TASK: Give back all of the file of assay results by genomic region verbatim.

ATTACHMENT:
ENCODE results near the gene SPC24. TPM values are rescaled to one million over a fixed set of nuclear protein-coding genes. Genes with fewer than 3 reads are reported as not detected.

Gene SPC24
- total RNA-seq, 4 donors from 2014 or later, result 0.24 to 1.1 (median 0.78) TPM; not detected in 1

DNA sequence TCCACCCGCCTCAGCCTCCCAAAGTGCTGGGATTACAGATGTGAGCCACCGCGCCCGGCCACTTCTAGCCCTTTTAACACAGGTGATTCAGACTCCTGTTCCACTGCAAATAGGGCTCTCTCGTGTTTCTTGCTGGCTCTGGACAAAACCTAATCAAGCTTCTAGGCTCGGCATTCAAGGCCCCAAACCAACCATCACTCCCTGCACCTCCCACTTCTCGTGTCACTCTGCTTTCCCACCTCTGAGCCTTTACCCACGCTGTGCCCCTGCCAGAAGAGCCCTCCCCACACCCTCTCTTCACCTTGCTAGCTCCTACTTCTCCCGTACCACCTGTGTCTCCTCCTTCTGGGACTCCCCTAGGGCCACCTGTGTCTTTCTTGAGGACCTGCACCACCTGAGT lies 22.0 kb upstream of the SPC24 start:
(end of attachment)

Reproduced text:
ENCODE results near the gene SPC24. TPM values are rescaled to one million over a fixed set of nuclear protein-coding genes. Genes with fewer than 3 reads are reported as not detected.

Gene SPC24
- total RNA-seq, 4 donors from 2014 or later, result 0.24 to 1.1 (median 0.78) TPM; not detected in 1

DNA sequence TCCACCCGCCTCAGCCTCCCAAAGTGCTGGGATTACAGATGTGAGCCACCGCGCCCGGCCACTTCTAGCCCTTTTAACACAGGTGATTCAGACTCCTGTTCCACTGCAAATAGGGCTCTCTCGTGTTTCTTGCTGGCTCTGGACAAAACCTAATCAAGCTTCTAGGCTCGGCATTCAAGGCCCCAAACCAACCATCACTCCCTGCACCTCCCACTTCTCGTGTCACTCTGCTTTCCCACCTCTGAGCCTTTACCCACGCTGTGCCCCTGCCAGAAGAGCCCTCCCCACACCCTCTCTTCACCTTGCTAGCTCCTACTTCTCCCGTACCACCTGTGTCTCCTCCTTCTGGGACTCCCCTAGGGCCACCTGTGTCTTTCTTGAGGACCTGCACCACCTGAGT lies 22.0 kb upstream of the SPC24 start: